Best Survival Kits: What To Look For

With so many options to choose from it’s difficult to come to a consensus as to what exactly makes the best survival kit. To be certain, the best survival kits are either homemade or have items added to preassembled kits. Commercially available survival kits offer what is commonly agreed to be the most necessary items you will need should you encounter a survival situation. This doesn’t mean that all factors have been taken into account such as present conditions of your destination or how many people will be depending on the survival kit. There are some general factors to consider to make the best survival kit.

The best survival kits are the kits that are lightweight, portable, and easy to maintain. Heavy or cumbersome survival gear is likely to be left at a campsite. The bulk of your survival gear should be on hand and accessible. If foodstuffs or supplies of medications are included in your survival kits be sure to replace them at their expiration dates. On the other hand if your food rations contain like the MRE you don’t have to worry about expirations. A lab tested MRE proved a shelf life of ten years before there was substantial taste degradation. Even then it tested to show a high level of nutrition.

Another universal facet of the best survival kits include plenty of multi-functioned or all-purpose materials. For instance, a bucket storing the contents of an earthquake survival kit can be used as a commode. All purpose wire in a wilderness survival kit can be used for snares or fishing line. If your survival kit is packed in a tin, the inside of the lid (if shiny) can be used for signaling. Another recommended item is at least ten feet of Paracord. This can be found online or in military surplus and tests up to 550 lbs. In addition it can be unwoven into several individual strands, which can be used for anything from fishing to sewing.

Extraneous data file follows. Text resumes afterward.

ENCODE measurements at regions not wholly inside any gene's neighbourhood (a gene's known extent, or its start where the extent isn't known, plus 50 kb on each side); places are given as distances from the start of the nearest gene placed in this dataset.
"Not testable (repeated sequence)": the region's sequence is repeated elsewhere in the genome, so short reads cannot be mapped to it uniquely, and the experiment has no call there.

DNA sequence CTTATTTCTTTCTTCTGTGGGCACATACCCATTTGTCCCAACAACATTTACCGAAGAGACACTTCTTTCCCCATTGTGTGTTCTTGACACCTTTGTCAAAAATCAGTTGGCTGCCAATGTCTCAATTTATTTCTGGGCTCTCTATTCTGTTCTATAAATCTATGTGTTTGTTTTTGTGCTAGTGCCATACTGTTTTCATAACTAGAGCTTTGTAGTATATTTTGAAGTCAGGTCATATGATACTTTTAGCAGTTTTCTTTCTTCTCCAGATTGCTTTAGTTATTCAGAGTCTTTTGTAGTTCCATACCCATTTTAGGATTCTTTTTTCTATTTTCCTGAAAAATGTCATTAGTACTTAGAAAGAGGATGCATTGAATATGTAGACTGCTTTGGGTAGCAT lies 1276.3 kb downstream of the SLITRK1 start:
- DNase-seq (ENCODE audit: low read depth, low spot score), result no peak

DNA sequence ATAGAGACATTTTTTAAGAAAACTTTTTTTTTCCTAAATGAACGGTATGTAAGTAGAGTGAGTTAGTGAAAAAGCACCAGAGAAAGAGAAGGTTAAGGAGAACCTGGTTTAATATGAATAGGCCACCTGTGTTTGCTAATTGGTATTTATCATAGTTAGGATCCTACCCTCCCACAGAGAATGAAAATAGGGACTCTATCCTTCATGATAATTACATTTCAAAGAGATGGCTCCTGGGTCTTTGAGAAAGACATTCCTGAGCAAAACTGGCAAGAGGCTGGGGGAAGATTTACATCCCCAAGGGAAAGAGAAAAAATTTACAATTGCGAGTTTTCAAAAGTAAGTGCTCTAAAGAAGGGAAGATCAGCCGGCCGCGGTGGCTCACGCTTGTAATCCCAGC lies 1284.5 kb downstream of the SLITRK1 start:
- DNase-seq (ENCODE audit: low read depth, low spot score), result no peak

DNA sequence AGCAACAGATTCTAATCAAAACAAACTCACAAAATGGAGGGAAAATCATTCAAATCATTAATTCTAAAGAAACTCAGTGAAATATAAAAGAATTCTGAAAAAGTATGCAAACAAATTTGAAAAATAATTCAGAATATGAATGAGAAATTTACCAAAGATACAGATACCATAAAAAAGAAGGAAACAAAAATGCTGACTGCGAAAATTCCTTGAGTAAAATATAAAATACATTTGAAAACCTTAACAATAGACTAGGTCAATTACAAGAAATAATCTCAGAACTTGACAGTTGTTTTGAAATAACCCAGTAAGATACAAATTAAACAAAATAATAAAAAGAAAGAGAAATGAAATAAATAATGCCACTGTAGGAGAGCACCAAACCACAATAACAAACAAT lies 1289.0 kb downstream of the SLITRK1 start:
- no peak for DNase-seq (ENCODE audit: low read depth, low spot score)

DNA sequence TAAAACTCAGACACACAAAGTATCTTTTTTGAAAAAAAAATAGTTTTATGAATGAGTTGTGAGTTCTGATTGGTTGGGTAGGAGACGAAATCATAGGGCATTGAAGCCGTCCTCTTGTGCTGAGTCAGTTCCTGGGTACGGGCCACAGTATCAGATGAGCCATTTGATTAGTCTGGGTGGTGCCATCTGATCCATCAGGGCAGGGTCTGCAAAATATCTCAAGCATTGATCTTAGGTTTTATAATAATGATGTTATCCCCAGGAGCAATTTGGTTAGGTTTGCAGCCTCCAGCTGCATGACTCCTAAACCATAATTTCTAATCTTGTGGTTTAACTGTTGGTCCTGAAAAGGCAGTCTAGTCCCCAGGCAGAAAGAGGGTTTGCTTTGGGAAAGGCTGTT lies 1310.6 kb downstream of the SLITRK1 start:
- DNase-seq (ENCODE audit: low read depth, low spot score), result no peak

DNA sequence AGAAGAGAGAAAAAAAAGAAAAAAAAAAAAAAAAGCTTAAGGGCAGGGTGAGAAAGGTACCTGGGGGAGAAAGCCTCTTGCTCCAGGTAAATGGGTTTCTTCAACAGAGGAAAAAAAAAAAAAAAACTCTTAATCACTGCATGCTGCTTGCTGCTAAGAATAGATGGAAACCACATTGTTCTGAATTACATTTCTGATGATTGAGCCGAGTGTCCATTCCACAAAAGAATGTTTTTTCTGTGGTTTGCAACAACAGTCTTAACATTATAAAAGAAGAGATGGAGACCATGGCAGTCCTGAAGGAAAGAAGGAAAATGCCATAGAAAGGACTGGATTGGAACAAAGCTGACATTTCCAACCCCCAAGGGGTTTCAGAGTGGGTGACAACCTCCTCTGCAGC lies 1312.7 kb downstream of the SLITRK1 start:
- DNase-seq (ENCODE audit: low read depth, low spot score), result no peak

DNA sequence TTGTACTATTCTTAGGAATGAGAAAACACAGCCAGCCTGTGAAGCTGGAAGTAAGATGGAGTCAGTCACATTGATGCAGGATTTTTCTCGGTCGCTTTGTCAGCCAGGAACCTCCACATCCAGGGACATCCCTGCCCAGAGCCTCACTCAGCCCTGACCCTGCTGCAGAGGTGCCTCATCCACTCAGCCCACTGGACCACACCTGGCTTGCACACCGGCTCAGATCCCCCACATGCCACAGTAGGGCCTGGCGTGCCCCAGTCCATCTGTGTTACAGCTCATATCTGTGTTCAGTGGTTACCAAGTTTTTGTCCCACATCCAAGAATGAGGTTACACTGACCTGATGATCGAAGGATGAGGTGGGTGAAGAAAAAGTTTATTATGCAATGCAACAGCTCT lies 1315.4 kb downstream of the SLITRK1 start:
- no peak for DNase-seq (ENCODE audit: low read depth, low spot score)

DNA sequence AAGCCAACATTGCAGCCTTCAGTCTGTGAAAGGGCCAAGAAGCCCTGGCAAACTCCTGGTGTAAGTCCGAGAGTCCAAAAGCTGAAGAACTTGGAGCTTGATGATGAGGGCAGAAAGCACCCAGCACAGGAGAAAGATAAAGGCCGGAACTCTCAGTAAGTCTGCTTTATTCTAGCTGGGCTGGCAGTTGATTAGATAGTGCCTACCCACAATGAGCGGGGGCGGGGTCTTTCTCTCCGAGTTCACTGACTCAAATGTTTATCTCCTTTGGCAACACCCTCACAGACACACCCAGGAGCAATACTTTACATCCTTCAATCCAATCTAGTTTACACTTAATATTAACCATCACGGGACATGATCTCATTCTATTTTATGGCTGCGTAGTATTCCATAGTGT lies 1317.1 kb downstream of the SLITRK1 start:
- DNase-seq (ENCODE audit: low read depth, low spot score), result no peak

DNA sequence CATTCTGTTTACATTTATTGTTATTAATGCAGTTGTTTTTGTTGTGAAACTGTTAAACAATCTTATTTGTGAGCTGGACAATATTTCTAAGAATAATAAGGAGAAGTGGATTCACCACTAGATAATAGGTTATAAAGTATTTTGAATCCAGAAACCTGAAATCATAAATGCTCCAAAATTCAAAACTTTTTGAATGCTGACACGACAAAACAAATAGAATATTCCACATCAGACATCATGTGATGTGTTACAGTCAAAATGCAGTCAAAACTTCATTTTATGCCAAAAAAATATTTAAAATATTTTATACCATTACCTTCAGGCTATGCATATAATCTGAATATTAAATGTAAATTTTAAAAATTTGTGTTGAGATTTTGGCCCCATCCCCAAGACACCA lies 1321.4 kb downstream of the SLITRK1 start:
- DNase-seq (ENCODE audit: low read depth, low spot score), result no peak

The best survival kits are the kits that you know how to use. Before testing them in a wilderness environment you should be practiced at using the individual components of your survival kit. Fire starting can be a quirky business if you’ve never used flint and steel. Also utilizing your knife can be difficult if you’ve never had the chance to filet a fish. Also recommended in the best survival kits is a pocket sized survival guide for easy reference.

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